Only four wildlife rescue and rehabilitation centers exist in Missouri, and one of them is Oak Grove, serving to help wounded or sick wildlife in Eastern Jackson County and beyond while educating the community about what wild creatures need the most.

April Hoffman, founder and CEO of Wild Souls Wildlife Rescue and Release, started the non-profit when discovering the lack of resources available to people who come across a wild animal in need.

The passion for helping local wildlife began when Hoffman discovered a pair of orphaned baby squirrels and felt the need to do something other than let nature take its course. Hoffman said she felt convicted to do something.

“I knew there had to be an alternative option,” she said.

With the nearest wildlife shelters hundreds of miles away, Hoffman took the animals into her own care, gaining an online following as she did so. The experience, according to the shelter’s website, inspired Hoffman to found the non-profit, which will celebrate a year in operation next month.

“I felt that I could be the alternative solution in aiding conservation, helping our communities, while making a social impact,” Hoffman said.

Not every animal is a good candidate for rehabilitation, according to Hoffman, but she, along with a few volunteers, spend a majority of their time answering calls to help wounded or abandoned animals across the state, driving as far as St. Louis to rescue a creature. Hoffman said they are averaging as many as 200 calls a day.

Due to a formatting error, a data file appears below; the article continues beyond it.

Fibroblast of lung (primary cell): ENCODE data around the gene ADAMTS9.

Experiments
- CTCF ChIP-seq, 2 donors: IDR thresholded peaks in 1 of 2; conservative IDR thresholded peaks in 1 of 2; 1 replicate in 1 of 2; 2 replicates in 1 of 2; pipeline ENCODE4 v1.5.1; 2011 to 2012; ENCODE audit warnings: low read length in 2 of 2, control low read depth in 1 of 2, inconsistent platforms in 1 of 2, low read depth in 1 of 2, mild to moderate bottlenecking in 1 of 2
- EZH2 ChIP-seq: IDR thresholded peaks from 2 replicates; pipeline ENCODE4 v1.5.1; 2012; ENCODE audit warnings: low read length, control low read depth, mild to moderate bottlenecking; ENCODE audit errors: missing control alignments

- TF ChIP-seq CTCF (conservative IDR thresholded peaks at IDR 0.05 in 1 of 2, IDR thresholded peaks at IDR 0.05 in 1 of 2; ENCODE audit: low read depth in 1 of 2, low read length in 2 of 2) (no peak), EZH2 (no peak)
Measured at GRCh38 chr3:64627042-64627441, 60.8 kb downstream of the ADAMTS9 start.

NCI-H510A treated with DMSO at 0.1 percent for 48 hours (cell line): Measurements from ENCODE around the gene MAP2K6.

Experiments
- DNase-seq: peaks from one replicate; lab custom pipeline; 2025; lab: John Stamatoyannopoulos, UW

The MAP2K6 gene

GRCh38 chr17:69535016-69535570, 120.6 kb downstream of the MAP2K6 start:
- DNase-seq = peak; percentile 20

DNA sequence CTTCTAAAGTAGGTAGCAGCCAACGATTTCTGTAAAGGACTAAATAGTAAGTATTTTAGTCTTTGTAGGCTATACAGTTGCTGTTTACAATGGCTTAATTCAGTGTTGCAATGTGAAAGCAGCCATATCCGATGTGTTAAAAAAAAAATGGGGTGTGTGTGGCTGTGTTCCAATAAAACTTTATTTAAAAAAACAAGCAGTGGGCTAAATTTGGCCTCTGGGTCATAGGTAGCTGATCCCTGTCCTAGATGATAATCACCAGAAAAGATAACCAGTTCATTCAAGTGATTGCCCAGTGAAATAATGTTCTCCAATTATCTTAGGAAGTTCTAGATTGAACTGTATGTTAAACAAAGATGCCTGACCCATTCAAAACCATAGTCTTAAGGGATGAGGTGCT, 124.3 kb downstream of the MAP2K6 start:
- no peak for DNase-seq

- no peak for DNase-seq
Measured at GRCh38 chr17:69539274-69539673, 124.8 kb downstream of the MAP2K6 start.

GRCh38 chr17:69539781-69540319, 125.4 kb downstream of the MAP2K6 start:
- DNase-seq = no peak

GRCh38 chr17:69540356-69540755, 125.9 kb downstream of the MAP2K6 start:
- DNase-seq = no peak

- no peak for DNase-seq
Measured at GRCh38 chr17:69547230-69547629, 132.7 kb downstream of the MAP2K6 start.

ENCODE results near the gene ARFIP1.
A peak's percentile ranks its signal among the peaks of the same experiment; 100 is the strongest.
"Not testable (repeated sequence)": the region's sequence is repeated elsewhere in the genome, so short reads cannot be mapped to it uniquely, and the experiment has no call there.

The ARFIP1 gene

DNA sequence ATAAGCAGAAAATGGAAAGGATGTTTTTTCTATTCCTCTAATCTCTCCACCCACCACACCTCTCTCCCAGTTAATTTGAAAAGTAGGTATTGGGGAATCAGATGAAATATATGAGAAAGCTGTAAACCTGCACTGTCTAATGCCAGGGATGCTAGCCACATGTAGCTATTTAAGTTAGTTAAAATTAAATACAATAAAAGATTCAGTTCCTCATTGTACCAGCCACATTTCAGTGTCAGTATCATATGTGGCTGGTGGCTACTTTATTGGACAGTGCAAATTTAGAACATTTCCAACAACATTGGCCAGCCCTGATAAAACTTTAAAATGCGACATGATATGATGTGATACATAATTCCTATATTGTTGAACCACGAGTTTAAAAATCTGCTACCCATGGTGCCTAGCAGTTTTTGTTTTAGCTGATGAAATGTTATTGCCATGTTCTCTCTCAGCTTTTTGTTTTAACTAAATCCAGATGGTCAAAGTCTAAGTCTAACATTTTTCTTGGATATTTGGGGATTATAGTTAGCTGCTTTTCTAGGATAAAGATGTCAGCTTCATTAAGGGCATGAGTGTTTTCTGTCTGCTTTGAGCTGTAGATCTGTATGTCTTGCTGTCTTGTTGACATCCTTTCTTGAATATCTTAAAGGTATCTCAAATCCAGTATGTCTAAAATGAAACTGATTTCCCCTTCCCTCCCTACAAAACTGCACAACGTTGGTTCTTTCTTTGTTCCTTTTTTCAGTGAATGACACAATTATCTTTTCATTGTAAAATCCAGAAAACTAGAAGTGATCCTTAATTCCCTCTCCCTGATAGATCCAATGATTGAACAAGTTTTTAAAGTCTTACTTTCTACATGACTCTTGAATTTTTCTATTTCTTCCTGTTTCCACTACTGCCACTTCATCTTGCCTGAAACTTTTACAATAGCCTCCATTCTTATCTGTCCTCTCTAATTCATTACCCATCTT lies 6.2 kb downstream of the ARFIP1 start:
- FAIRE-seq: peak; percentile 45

Coyote pups, owls, opossums and raccoons have found their way into Wild Souls’ arms, creating a full-time job for a small team of volunteers that work to feed, clean and heal the animals before gently releasing them into the wild.

According to Hoffman, the team “can only handle as many animals as they have hands to care for,” and is looking for more volunteers to lend their time. The more people taking part, the wider their availability to rescue and take care of wildlife.

Once the volunteers have taken custody of an animal, the rehabilitation starts, giving it medical attention and nutrition while being careful not to let it become too attached to humans or become domesticated.

“We always put them back into the wild; that’s the goal,” Hoffman said. Animals are allowed to stay in rehabilitation up to 120 days, and Wild Souls begins the release process at 90, coaxing them back into the wild and letting their instincts take over.

Each animal that enters Wild Souls costs approximately $150 to rehabilitate, not including overhead costs such as gas money to rescue it, and the center as a whole costs $20,000 annually. To combat this cost, the center holds two cornhole tournaments each year, and will have a race in October to raise money.

“Other than that it’s just people believing in the cause and donating,” Hoffman said.

Those wishing to volunteer can help in any number of ways, from transporting animals to feeding them. According to Hoffman, the non-profit is insured to allow residents under 18 to volunteer with the animals, and groups such as the Boy Scouts have already helped with a few projects, such as building enclosures for their guests.

Wild Souls rehabilitates any Missouri mammal, and while it won’t rehabilitate any birds of prey, it will still transport them to a place that can.

Residents wishing to volunteer with Wild Souls, or if they find an animal in need, can contact the organization at 800-495-8403. The shelter is at 2200 S. Broadway in Oak Grove.